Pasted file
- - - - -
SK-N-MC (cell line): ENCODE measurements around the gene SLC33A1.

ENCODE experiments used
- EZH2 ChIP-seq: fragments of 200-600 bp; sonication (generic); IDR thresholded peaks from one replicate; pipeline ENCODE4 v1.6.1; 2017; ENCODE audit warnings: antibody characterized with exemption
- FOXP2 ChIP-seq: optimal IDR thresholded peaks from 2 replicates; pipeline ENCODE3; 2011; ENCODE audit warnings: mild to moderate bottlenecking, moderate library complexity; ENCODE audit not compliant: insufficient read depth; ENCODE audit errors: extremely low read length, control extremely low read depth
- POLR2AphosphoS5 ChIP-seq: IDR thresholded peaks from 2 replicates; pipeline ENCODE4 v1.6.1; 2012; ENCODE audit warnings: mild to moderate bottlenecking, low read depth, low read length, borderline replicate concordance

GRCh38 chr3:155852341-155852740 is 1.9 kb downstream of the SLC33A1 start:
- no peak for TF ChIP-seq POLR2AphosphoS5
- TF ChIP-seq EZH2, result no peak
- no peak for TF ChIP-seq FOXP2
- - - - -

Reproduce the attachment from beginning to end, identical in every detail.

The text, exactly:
SK-N-MC (cell line): ENCODE measurements around the gene SLC33A1.

ENCODE experiments used
- EZH2 ChIP-seq: fragments of 200-600 bp; sonication (generic); IDR thresholded peaks from one replicate; pipeline ENCODE4 v1.6.1; 2017; ENCODE audit warnings: antibody characterized with exemption
- FOXP2 ChIP-seq: optimal IDR thresholded peaks from 2 replicates; pipeline ENCODE3; 2011; ENCODE audit warnings: mild to moderate bottlenecking, moderate library complexity; ENCODE audit not compliant: insufficient read depth; ENCODE audit errors: extremely low read length, control extremely low read depth
- POLR2AphosphoS5 ChIP-seq: IDR thresholded peaks from 2 replicates; pipeline ENCODE4 v1.6.1; 2012; ENCODE audit warnings: mild to moderate bottlenecking, low read depth, low read length, borderline replicate concordance

GRCh38 chr3:155852341-155852740 is 1.9 kb downstream of the SLC33A1 start:
- no peak for TF ChIP-seq POLR2AphosphoS5
- TF ChIP-seq EZH2, result no peak
- no peak for TF ChIP-seq FOXP2